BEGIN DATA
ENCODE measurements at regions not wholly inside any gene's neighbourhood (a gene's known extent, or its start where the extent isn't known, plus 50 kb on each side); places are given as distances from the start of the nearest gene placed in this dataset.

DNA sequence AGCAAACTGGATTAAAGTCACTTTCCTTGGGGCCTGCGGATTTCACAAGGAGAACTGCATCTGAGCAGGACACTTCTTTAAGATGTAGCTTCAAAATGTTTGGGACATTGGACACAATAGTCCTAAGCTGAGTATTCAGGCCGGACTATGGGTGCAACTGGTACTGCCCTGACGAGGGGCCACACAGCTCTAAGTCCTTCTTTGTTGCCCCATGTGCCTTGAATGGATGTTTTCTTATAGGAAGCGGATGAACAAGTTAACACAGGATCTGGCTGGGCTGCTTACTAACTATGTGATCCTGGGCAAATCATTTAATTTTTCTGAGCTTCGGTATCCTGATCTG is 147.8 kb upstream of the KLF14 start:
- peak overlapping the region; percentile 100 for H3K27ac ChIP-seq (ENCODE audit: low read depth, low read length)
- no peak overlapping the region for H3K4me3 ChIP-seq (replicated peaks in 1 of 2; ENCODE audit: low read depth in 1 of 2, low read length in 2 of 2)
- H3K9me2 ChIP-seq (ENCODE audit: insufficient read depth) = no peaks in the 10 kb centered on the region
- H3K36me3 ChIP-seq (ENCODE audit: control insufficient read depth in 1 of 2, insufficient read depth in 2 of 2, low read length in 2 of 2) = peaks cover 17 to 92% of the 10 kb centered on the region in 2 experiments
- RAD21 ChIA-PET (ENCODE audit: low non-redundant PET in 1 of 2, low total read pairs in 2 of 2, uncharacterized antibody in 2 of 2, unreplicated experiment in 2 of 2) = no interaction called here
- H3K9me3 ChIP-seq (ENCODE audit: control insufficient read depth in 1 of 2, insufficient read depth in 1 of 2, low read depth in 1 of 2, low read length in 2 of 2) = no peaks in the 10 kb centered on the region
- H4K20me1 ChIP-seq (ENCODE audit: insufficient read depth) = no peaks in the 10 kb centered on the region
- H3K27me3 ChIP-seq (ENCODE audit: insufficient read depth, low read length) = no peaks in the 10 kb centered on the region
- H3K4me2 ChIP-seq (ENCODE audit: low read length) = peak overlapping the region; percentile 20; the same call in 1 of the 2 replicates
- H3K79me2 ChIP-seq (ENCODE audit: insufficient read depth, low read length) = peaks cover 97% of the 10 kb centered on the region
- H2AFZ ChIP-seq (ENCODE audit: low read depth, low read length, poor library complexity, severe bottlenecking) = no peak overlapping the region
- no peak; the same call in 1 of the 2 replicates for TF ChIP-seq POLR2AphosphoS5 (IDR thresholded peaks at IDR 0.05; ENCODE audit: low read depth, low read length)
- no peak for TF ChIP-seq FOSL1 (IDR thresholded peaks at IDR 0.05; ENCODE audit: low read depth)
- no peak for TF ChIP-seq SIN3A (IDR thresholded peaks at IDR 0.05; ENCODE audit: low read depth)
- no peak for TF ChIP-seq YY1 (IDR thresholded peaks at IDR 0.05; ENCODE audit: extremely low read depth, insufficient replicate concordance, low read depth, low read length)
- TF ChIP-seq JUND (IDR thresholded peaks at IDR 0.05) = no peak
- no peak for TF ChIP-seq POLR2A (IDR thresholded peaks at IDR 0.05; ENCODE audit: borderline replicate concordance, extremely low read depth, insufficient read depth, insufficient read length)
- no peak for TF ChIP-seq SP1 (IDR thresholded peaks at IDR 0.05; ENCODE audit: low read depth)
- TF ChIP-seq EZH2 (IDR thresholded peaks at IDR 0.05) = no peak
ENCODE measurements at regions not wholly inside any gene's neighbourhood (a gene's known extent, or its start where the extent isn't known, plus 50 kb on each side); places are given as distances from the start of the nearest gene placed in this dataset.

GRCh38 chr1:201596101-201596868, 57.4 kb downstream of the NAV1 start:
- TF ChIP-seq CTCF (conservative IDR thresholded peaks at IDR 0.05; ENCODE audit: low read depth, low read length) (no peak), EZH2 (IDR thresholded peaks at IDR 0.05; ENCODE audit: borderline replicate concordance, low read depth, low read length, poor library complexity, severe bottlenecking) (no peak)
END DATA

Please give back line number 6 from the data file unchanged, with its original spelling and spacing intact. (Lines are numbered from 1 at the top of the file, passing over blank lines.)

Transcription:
- H3K36me3 ChIP-seq (ENCODE audit: control insufficient read depth in 1 of 2, insufficient read depth in 2 of 2, low read length in 2 of 2) = peaks cover 17 to 92% of the 10 kb centered on the region in 2 experiments